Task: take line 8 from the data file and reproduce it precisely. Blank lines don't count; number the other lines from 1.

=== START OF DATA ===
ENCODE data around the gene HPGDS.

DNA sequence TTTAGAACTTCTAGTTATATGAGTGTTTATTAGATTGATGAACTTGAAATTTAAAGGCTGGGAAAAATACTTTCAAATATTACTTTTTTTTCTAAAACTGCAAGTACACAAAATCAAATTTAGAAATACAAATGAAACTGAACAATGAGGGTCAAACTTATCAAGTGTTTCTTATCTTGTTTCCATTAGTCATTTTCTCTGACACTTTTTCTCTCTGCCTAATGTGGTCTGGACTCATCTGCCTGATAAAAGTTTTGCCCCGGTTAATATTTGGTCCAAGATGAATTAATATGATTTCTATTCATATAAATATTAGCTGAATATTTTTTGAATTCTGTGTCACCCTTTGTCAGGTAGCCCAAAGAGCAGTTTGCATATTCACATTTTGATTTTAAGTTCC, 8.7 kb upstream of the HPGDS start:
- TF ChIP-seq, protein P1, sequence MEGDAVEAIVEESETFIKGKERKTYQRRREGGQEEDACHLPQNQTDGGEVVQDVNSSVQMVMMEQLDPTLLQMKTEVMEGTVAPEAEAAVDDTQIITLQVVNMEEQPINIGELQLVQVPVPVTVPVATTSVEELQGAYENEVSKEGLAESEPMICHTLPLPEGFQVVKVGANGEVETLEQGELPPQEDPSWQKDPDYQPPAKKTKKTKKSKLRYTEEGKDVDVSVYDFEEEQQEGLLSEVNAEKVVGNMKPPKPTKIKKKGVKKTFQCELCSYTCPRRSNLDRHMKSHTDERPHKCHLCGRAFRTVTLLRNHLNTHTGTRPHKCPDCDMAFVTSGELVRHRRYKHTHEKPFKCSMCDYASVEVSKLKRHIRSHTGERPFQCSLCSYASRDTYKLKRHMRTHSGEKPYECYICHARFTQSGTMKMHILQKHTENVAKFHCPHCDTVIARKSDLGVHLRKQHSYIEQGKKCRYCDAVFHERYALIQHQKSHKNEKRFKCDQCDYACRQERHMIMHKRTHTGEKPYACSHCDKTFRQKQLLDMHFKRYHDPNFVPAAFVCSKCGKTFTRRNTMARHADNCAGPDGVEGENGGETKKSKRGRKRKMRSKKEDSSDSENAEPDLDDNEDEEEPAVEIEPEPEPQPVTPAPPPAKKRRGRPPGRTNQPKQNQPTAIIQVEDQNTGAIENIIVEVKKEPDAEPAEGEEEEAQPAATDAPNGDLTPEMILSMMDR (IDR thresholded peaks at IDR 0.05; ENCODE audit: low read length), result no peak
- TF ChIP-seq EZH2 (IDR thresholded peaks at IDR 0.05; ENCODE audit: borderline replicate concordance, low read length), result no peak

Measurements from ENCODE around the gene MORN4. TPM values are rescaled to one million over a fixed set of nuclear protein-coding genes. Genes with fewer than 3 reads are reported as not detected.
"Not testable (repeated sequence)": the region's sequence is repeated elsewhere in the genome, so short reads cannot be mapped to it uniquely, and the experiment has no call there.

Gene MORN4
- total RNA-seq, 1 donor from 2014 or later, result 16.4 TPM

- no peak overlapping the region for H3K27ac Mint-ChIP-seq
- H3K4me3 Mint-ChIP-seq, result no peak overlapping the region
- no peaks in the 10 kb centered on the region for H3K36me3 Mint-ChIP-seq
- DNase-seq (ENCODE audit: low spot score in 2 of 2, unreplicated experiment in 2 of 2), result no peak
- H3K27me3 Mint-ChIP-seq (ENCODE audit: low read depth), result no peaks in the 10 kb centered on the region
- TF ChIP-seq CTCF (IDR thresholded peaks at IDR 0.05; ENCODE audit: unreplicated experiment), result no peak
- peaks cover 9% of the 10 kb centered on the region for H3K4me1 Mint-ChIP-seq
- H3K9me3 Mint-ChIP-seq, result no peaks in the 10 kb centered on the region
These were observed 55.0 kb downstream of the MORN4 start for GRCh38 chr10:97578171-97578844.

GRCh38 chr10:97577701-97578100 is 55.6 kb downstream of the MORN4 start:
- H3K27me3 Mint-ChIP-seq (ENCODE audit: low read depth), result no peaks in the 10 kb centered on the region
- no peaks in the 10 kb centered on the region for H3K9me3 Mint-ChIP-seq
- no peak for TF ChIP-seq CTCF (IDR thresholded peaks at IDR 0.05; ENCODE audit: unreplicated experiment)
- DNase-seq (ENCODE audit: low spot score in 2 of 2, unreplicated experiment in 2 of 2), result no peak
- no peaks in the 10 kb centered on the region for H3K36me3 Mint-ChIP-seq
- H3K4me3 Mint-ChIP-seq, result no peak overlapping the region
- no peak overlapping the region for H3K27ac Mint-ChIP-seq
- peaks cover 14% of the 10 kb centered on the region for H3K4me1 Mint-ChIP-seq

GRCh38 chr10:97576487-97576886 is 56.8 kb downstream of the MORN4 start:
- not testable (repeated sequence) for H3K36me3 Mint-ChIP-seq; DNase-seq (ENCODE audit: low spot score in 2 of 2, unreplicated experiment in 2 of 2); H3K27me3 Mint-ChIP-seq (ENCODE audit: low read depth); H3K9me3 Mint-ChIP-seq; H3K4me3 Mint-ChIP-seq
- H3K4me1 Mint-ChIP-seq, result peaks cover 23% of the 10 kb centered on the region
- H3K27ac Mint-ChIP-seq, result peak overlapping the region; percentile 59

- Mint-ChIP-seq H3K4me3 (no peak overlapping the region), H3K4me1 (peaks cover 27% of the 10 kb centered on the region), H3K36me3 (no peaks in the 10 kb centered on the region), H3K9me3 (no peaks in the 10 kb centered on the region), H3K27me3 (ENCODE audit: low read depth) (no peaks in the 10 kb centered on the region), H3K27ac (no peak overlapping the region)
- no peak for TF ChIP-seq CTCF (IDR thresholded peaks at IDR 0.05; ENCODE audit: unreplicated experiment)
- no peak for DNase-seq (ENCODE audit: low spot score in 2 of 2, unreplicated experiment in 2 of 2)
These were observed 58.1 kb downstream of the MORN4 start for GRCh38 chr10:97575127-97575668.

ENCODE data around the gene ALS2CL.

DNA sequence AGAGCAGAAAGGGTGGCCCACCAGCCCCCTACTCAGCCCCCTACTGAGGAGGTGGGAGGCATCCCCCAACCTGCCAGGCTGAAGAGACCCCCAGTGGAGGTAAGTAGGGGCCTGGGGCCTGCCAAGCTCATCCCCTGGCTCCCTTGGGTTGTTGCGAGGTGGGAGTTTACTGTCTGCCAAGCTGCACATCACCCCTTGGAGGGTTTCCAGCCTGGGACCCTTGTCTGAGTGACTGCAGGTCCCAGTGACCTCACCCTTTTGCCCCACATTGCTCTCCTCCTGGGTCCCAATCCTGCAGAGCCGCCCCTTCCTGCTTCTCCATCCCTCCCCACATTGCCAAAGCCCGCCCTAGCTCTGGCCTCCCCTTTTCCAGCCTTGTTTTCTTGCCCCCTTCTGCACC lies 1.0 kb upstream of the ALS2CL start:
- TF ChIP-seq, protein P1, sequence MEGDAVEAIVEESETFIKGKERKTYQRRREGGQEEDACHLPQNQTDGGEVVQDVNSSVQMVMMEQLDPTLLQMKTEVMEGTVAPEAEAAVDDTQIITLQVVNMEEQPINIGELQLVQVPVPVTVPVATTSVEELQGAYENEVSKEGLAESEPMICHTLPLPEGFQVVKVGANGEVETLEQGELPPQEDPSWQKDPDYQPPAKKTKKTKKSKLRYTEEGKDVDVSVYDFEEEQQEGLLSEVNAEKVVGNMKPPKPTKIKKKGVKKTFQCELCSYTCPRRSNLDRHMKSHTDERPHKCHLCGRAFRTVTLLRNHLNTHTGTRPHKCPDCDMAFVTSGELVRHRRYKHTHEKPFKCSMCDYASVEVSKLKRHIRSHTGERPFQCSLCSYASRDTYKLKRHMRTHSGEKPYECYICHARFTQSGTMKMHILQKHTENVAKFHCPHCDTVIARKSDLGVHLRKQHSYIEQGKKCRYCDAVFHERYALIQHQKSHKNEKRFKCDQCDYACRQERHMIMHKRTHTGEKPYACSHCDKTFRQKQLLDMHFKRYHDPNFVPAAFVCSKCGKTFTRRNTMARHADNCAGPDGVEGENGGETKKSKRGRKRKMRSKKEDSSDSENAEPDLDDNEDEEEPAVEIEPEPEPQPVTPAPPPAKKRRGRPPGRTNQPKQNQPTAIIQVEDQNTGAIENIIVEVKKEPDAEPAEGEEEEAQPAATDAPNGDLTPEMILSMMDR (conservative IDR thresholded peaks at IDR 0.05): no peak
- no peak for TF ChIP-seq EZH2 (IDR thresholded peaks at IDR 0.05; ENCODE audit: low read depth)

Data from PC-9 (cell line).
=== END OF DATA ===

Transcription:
- total RNA-seq, 1 donor from 2014 or later, result 16.4 TPM